Hunting over an uncut soybean field, Mizelle, a 40-year-old chicken farmer, dropped a massively-tined trophy buck with one shot from his Remington .300 rifle.
Drapp Harrell of Ahoskie's Stoney Creek Taxidermy unofficially has scored the antlers at 179 inches gross and 169 inches net - one inch shy of the Boone-and-Crockett typical-rack minimum.
"I have a place we call a 'honey hole' because me and only four other members of our hunting club go there, and I'm the one who hunts deer the most," said Mizelle, who had killed eight different deer from the same field in past seasons.
"I didn't know there was such a buck there," he said. "I hadn't seen him, but I'd seen some other bucks. I hadn't done any scouting; I just knew it was a good spot, and my son (Alex, 10) had killed a nice 8-pointer there the second day of gun season."
Mizelle's stand was a chair at the base of a cedar tree in a 15-acre soybean field. "I just took a chair out there and sat down and waited for deer to come out," he said. "I was out there when Alex killed his 8-pointer."
On Nov. 9, his son was standing behind the cedar tree with Mizelle seated in what he called a "lounge chair."
"I had to scold (Alex) because he kept moving around, peeking around the tree at deer," Mizelle said. When he arrived at the field dressed in a camouflage pullover and orange cap, Mizelle wasn't sure conditions were favorable, but he sat down in his chair.
"I didn't have a good wind direction. The wind was blowing directly from us toward where I thought the deer would come out," said Mizelle, who found a scape at the edge of the woods and hung a paper towel soaked with Tink's 69 deer lure above the pawed area, in addition to spraying himself and his son down with Scent Killer.
"We got there about 4:05 (p.m.)," he said. "I set down my gun and walked to the edge of the woods about 125 yards away and put out the Tink's." After he walked back to the tree, Mizelle said a cowhorn buck came out of the woods, then a couple of does.
"The cowhorn walked directly to the paper towel, pawed the scrape underneath it, then peed in the pawed ground," he said. "I'd never seen that before. Then he walked off. He never acted like he smelled me or my son."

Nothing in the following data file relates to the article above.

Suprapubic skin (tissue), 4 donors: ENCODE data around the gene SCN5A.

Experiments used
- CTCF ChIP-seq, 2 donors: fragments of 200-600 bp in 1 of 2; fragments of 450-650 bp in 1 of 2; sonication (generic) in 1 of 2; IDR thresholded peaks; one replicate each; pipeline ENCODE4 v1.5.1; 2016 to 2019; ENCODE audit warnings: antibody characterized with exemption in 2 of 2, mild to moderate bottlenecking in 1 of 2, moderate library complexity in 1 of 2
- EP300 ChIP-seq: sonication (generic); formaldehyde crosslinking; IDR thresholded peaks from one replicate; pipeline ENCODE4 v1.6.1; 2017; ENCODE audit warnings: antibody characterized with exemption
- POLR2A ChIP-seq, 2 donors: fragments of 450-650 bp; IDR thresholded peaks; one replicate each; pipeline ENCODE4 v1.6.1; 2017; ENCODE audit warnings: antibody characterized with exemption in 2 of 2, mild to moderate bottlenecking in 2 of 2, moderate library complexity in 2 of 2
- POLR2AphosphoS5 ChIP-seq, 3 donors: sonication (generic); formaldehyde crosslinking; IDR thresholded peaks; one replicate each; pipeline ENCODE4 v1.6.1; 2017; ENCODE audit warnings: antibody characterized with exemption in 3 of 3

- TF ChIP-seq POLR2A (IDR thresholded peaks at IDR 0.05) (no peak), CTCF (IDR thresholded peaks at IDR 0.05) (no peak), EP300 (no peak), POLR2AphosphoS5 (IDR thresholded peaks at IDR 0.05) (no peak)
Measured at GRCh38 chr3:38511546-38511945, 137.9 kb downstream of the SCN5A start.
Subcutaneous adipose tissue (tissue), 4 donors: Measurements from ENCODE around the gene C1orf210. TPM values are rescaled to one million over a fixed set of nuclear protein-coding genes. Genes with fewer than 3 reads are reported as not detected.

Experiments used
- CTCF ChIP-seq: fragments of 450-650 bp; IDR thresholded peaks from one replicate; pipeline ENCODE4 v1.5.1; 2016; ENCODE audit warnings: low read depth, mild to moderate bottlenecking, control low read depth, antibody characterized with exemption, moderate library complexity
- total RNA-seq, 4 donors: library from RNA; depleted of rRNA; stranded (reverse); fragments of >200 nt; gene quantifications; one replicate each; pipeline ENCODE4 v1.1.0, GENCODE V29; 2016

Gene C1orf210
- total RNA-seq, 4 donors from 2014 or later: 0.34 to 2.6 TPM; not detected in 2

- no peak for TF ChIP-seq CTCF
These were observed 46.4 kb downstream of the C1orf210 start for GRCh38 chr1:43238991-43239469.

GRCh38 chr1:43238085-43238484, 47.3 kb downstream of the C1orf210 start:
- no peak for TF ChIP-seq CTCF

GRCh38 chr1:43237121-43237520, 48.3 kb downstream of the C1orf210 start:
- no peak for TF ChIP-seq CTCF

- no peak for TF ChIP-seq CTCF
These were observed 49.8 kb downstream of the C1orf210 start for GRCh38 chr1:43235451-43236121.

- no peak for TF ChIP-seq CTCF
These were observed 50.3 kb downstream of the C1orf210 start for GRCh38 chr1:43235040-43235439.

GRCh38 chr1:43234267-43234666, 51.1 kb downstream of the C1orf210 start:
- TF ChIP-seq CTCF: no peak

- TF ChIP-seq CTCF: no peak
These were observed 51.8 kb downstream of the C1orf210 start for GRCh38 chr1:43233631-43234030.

Then something caught Mizelle's eye farther down the edge of the field. "Three does came into the field, then I saw the big one standing in the edge of the woods," he said. Borrowing his son's binoculars, Mizelle got a quick look at the buck's headgear.
"I figured it was an 8-pointer, and I decided I was going to take the shot," he said. "Probably it's good I didn't look that hard at his rack."
Still sitting in his lounge chair, Mizelle steadied his aim with his elbow on his leg and looked through his Simmons 3.5x10 scope cranked up to full power.
"I put my head phones on because the gun makes so much noise," he said. "The deer was quartering away. When I shot him behind the right shoulder, he dropped right there."
The time was 5 p.m.
Mizelle said he and his son didn't get excited until they walked to the buck. "When we saw the rack, I went to pieces," he said. "Alex was dancing around, jumping up and giving me high fives, and (he) wanted to call his (grandfather) right then."
This buck's rack, which has a 21-inch outside spread and 19-inch inside spread, is truly impressive. The right main is 25 inches long, with a brow tine of 9 3/8 inches and other tines measuring 7 4/8 inches, 7 6/8, 6 2/8, 4 4/8 and 3 4/8 inches.
The left main beam is 24 2/8 inches with a 7-inch brown tine and other tines measuring 8 7/8, 8 2/8 and 3 3/8. A 3 3/8-inch abnormal tine extends from one tine.
Circumference measures on the right side were between 4 7/8 and six inches, and on the left side from four to 6 4/8 inches.
"Patience pays off," Mizelle said. "People said I'm lucky, but I've killed several nice deer. I tell everyone to not shoot the first thing that comes out."